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HMSA Member News > Board Member ProfileSummer 2005 IS Magazine8/24/05 IS Online

The Luck Maker

According to former banker Howard Karr, good fortune generally follows hard work.

By Georgette Woo

Howard Karr plunged off a 155-foot bridge last year. Luckily, the cord around his ankles held. Bungee jumping off the Kawarau Suspension Bridge in Queenstown, New Zealand, was a first for him and his wife, Audrey. So was having lunch at an elevation of 4,000 feet on the small, jutting lip of a mountain peak on New Zealand's Southern Alps. Karr plays makule (Hawaiian for senior) softball twice a week. He takes yoga classes with Audrey on Monday afternoons. "And we just started social dance lessons," he says. "She can dance, but I've got two left feet." It's for the cruises they will take, he explains.

At 62, Karr appears every inch the successful, retired banker -- slim and well-dressed with thick, silvery hair and the unlined face of the solidly secure. But he retains the unpretentious air of the hapa haole electrician's son whose first job was delivering papers at 8 years old. "It's my philosophy that the harder you work, the luckier you are," he says. "I've been very lucky."

Karr's father worked for the Royal Hawaiian and Moana hotels, then owned by Matson Navigation. His family lived in a company-owned cottage in Waikiki. "One of my favorite things to do on Sundays was to follow my father on his rounds, especially through the Royal Hawaiian kitchen, where they had the French pastries," he recalls.

When the family moved to the Punchbowl area, Karr spent his free time at Dole Park playing baseball, football and basketball. He attended public schools and put himself through college at the University of Hawai'i at Manoa. "I worked at my uncle's service station, did janitorial work, and, later, bookkeeping and tax returns for a CPA firm," he says.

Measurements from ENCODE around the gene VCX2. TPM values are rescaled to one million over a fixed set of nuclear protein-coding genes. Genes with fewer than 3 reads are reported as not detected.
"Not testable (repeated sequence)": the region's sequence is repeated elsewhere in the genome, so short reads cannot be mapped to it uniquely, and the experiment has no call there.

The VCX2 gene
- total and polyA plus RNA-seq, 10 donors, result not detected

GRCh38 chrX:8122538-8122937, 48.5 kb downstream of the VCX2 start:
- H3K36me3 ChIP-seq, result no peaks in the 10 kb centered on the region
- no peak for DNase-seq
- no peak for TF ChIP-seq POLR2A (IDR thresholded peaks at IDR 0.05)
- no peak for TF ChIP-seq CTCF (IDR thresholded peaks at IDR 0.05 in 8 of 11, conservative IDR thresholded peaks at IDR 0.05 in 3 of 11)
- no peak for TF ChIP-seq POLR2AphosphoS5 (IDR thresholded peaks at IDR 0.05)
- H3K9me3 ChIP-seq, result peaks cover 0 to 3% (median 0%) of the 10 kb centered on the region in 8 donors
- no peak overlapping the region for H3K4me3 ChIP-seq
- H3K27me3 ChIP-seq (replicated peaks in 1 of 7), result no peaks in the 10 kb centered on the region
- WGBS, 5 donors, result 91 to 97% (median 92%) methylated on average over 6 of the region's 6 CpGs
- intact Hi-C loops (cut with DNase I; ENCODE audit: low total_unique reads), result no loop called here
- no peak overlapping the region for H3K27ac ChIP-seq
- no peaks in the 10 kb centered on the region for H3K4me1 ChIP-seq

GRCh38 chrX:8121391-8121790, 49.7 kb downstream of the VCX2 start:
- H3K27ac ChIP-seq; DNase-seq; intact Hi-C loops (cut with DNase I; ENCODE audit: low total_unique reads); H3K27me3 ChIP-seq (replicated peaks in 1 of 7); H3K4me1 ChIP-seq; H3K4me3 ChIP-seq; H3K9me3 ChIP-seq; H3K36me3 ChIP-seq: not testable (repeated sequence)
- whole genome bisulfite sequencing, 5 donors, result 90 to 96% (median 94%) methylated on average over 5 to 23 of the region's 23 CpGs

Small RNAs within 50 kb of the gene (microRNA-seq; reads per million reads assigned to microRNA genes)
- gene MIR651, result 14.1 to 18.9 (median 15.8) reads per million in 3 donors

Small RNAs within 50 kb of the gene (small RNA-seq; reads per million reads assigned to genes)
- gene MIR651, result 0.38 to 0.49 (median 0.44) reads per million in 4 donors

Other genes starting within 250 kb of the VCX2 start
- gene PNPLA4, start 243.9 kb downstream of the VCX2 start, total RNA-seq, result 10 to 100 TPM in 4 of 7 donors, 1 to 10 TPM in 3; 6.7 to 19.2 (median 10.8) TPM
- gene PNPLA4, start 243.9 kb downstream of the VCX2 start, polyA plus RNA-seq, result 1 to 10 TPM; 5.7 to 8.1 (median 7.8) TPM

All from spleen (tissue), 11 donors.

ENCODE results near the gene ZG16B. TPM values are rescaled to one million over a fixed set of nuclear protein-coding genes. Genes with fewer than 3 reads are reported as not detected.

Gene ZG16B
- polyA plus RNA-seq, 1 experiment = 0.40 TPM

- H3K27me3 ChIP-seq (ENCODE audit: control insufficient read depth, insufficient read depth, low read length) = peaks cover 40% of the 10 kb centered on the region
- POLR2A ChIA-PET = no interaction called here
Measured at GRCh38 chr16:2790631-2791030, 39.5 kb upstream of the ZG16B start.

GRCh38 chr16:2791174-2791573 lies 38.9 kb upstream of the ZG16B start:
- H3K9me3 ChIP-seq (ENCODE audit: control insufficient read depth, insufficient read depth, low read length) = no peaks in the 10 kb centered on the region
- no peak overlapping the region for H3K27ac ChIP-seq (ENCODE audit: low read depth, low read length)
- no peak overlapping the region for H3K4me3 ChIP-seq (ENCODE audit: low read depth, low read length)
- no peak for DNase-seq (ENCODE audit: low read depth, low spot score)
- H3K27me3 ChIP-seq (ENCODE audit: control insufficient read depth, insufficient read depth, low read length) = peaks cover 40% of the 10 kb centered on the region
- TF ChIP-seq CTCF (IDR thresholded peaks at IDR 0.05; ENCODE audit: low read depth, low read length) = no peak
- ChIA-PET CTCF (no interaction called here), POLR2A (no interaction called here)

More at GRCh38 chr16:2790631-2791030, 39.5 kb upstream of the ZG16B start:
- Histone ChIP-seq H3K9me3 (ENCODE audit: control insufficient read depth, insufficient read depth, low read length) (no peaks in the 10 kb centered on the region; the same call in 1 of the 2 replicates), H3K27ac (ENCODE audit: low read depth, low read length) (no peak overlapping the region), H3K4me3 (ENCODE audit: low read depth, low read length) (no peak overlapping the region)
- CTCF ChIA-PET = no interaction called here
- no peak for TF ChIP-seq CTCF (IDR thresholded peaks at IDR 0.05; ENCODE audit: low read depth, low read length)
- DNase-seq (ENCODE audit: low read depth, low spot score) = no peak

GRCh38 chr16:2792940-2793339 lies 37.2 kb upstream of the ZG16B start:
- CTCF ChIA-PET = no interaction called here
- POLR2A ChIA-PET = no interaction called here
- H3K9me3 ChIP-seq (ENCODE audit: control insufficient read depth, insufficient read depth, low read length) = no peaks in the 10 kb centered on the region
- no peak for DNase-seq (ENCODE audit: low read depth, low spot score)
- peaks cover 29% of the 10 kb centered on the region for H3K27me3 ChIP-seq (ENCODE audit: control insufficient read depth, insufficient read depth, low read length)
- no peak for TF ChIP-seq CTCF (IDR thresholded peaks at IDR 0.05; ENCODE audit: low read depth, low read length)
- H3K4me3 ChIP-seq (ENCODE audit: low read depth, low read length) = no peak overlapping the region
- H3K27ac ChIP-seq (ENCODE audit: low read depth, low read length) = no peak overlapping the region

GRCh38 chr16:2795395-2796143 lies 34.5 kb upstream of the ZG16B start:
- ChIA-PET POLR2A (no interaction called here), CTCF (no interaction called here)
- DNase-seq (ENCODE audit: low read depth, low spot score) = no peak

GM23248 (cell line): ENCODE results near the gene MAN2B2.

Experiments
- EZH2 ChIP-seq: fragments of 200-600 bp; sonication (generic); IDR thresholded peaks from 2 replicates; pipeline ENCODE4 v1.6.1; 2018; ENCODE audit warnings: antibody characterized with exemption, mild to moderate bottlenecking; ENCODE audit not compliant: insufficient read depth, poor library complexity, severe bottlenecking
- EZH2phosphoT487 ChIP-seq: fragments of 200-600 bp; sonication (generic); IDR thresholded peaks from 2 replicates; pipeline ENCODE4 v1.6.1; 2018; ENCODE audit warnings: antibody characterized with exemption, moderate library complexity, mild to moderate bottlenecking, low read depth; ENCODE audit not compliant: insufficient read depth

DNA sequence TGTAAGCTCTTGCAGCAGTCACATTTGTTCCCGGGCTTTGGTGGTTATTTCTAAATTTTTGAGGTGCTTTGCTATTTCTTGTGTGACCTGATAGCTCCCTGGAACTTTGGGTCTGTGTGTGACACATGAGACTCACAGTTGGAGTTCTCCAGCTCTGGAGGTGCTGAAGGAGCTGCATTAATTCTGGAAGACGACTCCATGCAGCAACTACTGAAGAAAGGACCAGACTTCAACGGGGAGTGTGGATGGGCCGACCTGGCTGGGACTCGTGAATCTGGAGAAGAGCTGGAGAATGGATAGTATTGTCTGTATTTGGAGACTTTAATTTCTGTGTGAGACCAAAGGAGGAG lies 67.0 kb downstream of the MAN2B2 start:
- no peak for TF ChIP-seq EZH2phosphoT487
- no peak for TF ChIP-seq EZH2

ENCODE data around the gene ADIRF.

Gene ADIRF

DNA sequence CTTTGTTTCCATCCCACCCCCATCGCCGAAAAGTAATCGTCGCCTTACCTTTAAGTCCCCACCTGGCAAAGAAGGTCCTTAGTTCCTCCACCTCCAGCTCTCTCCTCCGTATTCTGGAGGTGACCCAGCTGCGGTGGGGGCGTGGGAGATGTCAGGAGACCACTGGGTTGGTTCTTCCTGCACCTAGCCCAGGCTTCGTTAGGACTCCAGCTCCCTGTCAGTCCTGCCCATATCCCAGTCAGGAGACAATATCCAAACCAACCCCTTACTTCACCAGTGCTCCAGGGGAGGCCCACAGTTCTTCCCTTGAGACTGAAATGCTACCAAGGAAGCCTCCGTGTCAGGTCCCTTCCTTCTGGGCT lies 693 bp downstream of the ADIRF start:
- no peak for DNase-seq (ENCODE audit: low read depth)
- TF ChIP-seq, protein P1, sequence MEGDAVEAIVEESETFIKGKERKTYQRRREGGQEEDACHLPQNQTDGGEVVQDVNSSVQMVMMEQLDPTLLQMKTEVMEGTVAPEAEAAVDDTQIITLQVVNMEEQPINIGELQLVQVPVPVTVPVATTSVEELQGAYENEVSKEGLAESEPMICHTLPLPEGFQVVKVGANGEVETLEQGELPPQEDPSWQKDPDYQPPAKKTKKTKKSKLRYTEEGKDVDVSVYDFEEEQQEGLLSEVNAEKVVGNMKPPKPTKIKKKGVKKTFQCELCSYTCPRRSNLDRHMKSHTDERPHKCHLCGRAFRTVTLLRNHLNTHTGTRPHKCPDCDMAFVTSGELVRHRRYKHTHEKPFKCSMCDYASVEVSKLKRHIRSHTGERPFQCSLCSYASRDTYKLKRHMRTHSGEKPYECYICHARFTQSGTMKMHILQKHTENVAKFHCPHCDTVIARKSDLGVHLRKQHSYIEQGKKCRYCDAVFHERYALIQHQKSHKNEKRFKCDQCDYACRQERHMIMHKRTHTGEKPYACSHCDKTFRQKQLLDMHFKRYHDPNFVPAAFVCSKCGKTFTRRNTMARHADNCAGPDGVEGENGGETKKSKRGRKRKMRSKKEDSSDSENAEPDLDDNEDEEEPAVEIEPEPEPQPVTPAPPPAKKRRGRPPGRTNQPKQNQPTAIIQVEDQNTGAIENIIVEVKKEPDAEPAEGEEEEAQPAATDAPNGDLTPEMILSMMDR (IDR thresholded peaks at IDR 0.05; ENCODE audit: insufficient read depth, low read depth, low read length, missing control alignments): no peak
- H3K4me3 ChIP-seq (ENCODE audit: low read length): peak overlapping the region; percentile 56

After graduating in 1966 with a bachelor's of business degree, he was hired by a national accounting firm and stayed with the Hawai'i branch for seven years. His decision to leave the company came after he'd gone nearly two and a half years without a vacation. "I just made the decision one weekend," Karr says. "I decided I didn't want to do public accounting anymore."

He joined First Hawaiian Bank as assistant controller about six months later. "I was still involved in accounting, but I also learned about the banking side of the business," Karr says. From there, he worked his way up to vice chairman and chief financial officer. He retired in 2002.

Over that 29-year span, Karr learned much from his bosses, legendary bankers John Bellinger and Walter Dods. Bellinger, he says, was a strong leader who had a soft heart for his employees. Dods was a great communicator and visionary who delegated to and empowered employees, Karr says. "He made sure everyone on board knew what was happening. He'd say, 'I'm telling you this now in case I get hit by a bus.' If not for his vision, I couldn't have retired when I did."

From both, Karr learned the importance of giving back to the community, a practice he continues in retirement. He serves on the boards of Aloha United Way, Rehabilitation Hospital of the Pacific, Special Olympics of Hawai'i, and HMSA, among others. And he recently received The Order of the Rising Sun from the government of Japan for "helping to strengthen the bonds of friendship between Japan and Hawai'i."

As chair of HMSA's finance committee, Karr is savvy about the importance of paramount financial issues such as maintaining adequate reserves. He points out that HMSA's reserves have come entirely from the investment income the nonprofit association has been able to generate over its 67-year history. "Reserves are an absolute necessity for health plans," he explains. "They act as a safety net, protecting members, employer groups and providers against operational losses and unforeseen emergencies."

 
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